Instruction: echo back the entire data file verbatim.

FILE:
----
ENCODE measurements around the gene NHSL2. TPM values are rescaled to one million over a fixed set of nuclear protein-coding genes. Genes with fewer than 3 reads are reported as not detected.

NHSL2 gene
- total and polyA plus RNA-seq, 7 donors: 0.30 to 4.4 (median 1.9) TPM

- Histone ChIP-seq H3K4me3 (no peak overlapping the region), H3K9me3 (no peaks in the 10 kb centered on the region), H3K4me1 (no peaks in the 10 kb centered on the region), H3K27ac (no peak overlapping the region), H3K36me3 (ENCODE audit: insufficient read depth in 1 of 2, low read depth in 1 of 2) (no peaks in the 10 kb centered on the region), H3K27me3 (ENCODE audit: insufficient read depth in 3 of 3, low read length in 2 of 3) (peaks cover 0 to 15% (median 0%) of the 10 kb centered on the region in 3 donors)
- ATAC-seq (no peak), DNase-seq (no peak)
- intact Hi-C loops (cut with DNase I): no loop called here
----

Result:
ENCODE measurements around the gene NHSL2. TPM values are rescaled to one million over a fixed set of nuclear protein-coding genes. Genes with fewer than 3 reads are reported as not detected.

NHSL2 gene
- total and polyA plus RNA-seq, 7 donors: 0.30 to 4.4 (median 1.9) TPM

- Histone ChIP-seq H3K4me3 (no peak overlapping the region), H3K9me3 (no peaks in the 10 kb centered on the region), H3K4me1 (no peaks in the 10 kb centered on the region), H3K27ac (no peak overlapping the region), H3K36me3 (ENCODE audit: insufficient read depth in 1 of 2, low read depth in 1 of 2) (no peaks in the 10 kb centered on the region), H3K27me3 (ENCODE audit: insufficient read depth in 3 of 3, low read length in 2 of 3) (peaks cover 0 to 15% (median 0%) of the 10 kb centered on the region in 3 donors)
- ATAC-seq (no peak), DNase-seq (no peak)
- intact Hi-C loops (cut with DNase I): no loop called here